Recent research has proven that organizations with a well-defined sales process perform at a higher level than those without this type of structure. Unfortunately, many companies still do not have a defined sales process, which can hurt them at every selling level, but especially when onboarding new hires. Getting these new sales reps up to speed without a sales playbook can be time-consuming, trying and produce inconsistent results.

Quite simply, the sales playbook is an integral aspect of a high-performing sales process, a necessary element when onboarding new hires and a sales management priority. Here are some important questions to ask about your impending sales playbook.

What is a sales playbook?

In essence, it is a user manual, a written addendum to the sales training that new reps receive.

As an organization grows, managers and employees will begin to figure out what works. This institutionalized knowledge takes time and experience to gain. By compiling this data and information all in one place, it helps to raise everyone to the same playing field and accelerate the ramp up process.

Essentially, playbooks provide visibility and insight into a sales process – crucial for a sales rep coming in and trying to understand that very sales process.

What are the downsides to not having a sales playbook?

Often times, reps remember there is an answer to their questions, but they cannot quite remember what it is. There are three possible outcomes that can occur when a playbook is not easily accessible:

  • Haphazard guessing

  • Asking a co-worker

  • Asking their manager

The third option occurs the least often, despite often productive results. Generally, reps have a limited amount of time with their boss. The time reps do spend with their managers are allocated to big problems or bottlenecks, such as help closing a tricky deal. There simply isn’t enough time to delve into nitty-gritty, tactical details on a regular basis.

The second option occurs most frequently and can have the most dire consequences. Say a new rep asks the person sitting next to them, who provides a wrong answer. Now you have two people incorrectly performing. This creates a wide disparity between what reps should be doing and what they are actually doing.

Can a sales playbook be substituted for training?

Absolutely not.

Training is a crucial element of onboarding new hires and, in some part, has to contain verbal interactions. Shadowing, listening, role playing, coaching – these are all irreplaceable elements. Reps, especially new ones, require a degree of nurturing and feedback. However as a manager, it is impossible to be with any one of your reps 24/7.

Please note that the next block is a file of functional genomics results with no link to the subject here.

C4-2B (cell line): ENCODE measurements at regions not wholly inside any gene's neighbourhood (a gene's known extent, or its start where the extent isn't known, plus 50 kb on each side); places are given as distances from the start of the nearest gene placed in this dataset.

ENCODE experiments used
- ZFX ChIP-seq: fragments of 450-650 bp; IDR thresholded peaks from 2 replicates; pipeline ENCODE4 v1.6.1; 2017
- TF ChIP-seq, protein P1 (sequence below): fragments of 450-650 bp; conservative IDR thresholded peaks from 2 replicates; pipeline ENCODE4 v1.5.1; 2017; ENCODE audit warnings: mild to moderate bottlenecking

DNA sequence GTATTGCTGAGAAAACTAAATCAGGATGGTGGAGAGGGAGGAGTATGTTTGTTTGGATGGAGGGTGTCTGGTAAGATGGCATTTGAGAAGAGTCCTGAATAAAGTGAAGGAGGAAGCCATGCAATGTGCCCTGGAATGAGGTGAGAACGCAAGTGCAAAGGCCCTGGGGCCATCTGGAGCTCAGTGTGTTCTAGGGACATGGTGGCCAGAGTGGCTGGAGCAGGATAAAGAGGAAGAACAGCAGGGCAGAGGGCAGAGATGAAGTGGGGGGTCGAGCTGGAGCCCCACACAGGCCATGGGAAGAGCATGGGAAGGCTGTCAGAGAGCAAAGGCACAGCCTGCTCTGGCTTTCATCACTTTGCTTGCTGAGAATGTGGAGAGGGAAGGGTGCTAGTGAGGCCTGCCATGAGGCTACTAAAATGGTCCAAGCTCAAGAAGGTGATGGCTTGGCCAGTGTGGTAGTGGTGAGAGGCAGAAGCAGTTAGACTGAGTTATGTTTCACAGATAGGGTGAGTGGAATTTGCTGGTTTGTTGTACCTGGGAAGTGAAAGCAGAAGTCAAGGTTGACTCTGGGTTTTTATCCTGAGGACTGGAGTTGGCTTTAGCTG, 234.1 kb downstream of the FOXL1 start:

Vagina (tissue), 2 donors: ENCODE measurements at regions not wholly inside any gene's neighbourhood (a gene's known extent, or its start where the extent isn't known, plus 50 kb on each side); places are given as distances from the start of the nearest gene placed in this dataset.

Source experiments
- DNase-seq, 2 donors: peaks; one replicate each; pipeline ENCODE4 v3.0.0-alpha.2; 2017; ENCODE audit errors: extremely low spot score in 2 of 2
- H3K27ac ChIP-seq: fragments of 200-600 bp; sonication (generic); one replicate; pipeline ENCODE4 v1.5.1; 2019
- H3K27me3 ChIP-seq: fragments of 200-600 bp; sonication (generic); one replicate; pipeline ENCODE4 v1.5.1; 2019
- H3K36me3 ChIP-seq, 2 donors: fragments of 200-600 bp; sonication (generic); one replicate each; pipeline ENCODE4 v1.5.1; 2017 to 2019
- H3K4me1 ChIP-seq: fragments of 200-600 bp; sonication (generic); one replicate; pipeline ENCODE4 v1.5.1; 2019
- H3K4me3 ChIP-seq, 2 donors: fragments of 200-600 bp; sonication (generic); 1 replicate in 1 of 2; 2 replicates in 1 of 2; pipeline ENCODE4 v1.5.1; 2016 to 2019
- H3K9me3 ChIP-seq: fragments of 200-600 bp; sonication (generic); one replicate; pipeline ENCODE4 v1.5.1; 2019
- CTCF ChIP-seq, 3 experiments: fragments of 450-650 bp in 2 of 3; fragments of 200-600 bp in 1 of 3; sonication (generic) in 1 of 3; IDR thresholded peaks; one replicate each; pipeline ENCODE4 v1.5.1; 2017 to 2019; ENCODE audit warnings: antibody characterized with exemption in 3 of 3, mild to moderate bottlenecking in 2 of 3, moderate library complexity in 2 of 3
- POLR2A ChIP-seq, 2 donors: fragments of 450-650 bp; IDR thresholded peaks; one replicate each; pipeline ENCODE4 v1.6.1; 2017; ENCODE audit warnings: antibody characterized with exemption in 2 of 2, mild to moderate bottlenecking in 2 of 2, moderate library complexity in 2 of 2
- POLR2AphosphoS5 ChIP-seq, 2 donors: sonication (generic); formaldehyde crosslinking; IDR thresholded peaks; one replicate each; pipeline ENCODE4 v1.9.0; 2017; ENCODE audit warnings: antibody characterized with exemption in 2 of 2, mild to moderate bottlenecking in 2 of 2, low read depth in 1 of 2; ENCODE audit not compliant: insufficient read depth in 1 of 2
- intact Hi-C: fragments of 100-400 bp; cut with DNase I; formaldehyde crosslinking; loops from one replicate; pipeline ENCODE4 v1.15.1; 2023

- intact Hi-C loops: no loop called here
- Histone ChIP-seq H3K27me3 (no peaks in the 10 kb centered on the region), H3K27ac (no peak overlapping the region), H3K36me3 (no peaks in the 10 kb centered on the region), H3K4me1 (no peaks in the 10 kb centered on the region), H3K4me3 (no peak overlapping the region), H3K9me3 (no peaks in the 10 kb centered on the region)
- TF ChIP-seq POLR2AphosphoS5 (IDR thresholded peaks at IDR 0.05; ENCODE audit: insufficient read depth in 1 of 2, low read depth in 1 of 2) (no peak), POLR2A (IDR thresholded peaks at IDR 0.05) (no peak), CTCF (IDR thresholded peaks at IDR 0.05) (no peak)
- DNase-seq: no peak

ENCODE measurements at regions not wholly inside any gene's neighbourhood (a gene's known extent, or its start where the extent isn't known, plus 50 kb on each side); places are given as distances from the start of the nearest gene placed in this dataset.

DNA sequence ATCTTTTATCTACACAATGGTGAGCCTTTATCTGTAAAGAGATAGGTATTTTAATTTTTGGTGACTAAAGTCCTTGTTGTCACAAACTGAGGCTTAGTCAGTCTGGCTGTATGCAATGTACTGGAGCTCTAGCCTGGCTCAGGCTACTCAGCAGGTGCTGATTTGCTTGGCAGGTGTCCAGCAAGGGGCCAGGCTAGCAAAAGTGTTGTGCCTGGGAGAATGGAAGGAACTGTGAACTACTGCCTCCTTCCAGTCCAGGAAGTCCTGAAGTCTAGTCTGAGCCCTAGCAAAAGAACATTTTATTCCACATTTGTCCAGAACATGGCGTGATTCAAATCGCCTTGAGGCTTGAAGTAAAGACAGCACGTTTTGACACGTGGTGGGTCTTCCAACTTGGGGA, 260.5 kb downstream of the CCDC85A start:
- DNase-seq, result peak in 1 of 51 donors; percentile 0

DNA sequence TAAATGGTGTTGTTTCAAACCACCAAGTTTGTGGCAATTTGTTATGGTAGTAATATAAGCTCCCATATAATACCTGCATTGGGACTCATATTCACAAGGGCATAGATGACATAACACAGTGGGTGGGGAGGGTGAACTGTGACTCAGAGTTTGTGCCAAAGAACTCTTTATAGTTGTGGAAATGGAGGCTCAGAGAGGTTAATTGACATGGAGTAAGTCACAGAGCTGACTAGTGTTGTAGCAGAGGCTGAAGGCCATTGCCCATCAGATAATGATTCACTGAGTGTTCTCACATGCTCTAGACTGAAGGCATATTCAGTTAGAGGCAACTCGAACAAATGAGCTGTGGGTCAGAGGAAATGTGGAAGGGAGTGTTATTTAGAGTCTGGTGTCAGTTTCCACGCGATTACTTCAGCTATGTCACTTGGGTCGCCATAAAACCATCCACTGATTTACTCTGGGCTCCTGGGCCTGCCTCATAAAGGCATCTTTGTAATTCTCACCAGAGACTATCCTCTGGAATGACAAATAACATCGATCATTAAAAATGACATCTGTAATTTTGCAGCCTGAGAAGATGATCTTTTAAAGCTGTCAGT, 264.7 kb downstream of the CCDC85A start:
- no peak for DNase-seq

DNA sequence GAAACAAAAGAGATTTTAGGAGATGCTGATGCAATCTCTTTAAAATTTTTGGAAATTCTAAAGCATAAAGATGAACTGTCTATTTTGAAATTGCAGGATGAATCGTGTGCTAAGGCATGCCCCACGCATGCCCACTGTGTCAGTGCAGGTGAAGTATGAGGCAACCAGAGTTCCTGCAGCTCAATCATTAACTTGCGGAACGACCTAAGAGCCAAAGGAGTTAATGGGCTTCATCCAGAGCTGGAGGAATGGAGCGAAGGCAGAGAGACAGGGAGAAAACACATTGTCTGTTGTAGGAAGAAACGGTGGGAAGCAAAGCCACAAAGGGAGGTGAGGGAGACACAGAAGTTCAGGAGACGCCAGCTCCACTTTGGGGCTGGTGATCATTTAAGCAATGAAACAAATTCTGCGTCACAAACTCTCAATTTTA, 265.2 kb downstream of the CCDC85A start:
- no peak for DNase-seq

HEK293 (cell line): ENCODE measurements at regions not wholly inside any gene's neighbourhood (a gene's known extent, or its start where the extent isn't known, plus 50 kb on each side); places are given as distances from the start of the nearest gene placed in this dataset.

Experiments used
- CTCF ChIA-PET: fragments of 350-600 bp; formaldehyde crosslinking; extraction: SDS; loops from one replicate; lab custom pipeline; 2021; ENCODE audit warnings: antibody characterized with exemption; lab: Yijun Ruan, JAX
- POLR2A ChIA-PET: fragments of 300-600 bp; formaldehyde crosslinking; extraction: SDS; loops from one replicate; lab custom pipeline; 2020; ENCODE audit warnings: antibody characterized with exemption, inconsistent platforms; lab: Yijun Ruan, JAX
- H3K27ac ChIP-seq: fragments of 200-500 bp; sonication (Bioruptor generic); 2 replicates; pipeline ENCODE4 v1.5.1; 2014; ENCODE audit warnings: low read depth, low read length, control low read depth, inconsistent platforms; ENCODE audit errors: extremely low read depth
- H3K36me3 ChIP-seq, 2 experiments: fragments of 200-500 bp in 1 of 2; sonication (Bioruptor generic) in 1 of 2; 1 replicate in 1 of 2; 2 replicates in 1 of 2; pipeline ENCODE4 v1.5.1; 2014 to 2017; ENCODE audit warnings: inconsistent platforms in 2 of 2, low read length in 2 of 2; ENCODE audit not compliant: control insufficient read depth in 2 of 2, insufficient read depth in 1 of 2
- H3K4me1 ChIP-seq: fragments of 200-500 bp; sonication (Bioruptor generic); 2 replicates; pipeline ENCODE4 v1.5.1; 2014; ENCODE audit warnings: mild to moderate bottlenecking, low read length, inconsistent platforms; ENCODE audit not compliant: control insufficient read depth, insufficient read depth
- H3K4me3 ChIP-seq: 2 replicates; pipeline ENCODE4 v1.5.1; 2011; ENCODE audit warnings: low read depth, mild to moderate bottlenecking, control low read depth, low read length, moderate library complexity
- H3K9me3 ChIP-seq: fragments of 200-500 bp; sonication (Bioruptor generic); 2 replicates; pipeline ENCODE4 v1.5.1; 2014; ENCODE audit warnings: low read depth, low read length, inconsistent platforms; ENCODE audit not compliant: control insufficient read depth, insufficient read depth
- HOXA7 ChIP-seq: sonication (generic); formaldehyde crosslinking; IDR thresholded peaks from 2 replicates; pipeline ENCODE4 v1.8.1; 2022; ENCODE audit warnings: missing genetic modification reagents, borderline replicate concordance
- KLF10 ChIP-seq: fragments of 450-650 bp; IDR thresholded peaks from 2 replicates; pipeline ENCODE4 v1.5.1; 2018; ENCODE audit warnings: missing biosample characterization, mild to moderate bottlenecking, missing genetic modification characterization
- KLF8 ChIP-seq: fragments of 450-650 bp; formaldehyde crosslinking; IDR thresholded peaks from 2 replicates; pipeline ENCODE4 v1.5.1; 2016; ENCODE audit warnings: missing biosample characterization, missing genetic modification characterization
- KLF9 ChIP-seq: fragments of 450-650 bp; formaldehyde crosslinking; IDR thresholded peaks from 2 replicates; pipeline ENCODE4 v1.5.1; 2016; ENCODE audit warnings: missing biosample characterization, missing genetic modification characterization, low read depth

A playbook should be a tool the reps utilize as a written reminder and reference to their training. It is available for questions – an additional resource. It is an encyclopedia of information that reps can use to look up supplemental information.

What is the most important aspect of the sales playbook?

In one word – messaging.

Trish Bertuzzi – founder and Chief Strategist of The Bridge Group and renowned thought leader – sums it up when she says, “Above all else, a great playbook has to contain buyer-relevant messaging.”

Sales reps are the front edge of the company. They communicate directly and regularly with prospective clients. These potential customers won’t remember the tactical conversations about your features. What they will remember is how well you were able to understand their problem and provide a measurable solution.

It is important that sales reps have a reference to not only your company’s value proposition, but also understand how to make it relevant to each persona and segment they are speaking to.

What should you avoid putting in the sales playbook?

The biggest trap to avoid is to making your playbook sound like a canned script. You want your reps to be consistent, but not sound like robots. A buyer will know when you are reading from a script; this is a waste of their time.

The ability to incorporate a human element in sales is crucial to reps. It allows them the freedom to interact with the prospects and gain their trust. It is still a good idea to provide talk tracks in the playbook to guide the reps through the sales process, but allowing them some freedoms will improve their interactions.

Just as in football, each player knows when it is going to be a passing play and their respective routes, but once on the field, anything can happen.

How frequently should you update the sales playbook?

This truly depends on what stage your business is in. If you are still in the discovery stage, the playbook is likely to change frequently as you develop the product, learn what works, and expand into new segments. Do not assume your old playbook will work for these new aspects of the business.

However, it is important to remember not to re-haul it too frequently. It is difficult to execute any idea into action and attain widespread adaption. Just as a coach would not change directions halfway through a season, the playbook should not undergo dramatic alterations. As you learn new things, tweak the book and inform your reps of the updates.

Each month it takes your new hires to ramp up into a fully onboarded sales rep is a month of missed revenue. There should be an immediate sense of urgency to get your reps situated and ready to handle any call. While it is unrealistic to allocate 10 hours of week to each rep, there is a viable solution, in the sales playbook. Spend the time to create this invaluable tool for your reps to enforce the best strategies and tactics for greater success.

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